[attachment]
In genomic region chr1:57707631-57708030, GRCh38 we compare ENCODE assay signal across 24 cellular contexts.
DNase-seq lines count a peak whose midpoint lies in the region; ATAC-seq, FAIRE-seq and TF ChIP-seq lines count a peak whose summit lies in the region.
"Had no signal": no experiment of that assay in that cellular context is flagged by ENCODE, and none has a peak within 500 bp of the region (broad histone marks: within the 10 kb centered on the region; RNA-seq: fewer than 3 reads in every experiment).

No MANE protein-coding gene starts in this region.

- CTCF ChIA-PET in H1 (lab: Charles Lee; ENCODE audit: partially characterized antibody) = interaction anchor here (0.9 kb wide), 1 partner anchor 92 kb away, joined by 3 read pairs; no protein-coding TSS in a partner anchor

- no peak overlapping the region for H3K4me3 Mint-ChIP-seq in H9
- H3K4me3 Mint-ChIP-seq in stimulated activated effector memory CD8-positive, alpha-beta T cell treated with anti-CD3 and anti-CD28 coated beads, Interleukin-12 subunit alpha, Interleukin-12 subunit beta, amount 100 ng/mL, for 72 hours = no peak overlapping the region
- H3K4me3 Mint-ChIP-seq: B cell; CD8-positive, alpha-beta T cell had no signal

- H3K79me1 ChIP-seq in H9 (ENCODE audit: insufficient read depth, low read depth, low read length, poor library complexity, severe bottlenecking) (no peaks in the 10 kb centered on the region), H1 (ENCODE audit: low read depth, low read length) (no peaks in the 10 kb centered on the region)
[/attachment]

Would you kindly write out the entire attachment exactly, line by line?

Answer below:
In genomic region chr1:57707631-57708030, GRCh38 we compare ENCODE assay signal across 24 cellular contexts.
DNase-seq lines count a peak whose midpoint lies in the region; ATAC-seq, FAIRE-seq and TF ChIP-seq lines count a peak whose summit lies in the region.
"Had no signal": no experiment of that assay in that cellular context is flagged by ENCODE, and none has a peak within 500 bp of the region (broad histone marks: within the 10 kb centered on the region; RNA-seq: fewer than 3 reads in every experiment).

No MANE protein-coding gene starts in this region.

- CTCF ChIA-PET in H1 (lab: Charles Lee; ENCODE audit: partially characterized antibody) = interaction anchor here (0.9 kb wide), 1 partner anchor 92 kb away, joined by 3 read pairs; no protein-coding TSS in a partner anchor

- no peak overlapping the region for H3K4me3 Mint-ChIP-seq in H9
- H3K4me3 Mint-ChIP-seq in stimulated activated effector memory CD8-positive, alpha-beta T cell treated with anti-CD3 and anti-CD28 coated beads, Interleukin-12 subunit alpha, Interleukin-12 subunit beta, amount 100 ng/mL, for 72 hours = no peak overlapping the region
- H3K4me3 Mint-ChIP-seq: B cell; CD8-positive, alpha-beta T cell had no signal

- H3K79me1 ChIP-seq in H9 (ENCODE audit: insufficient read depth, low read depth, low read length, poor library complexity, severe bottlenecking) (no peaks in the 10 kb centered on the region), H1 (ENCODE audit: low read depth, low read length) (no peaks in the 10 kb centered on the region)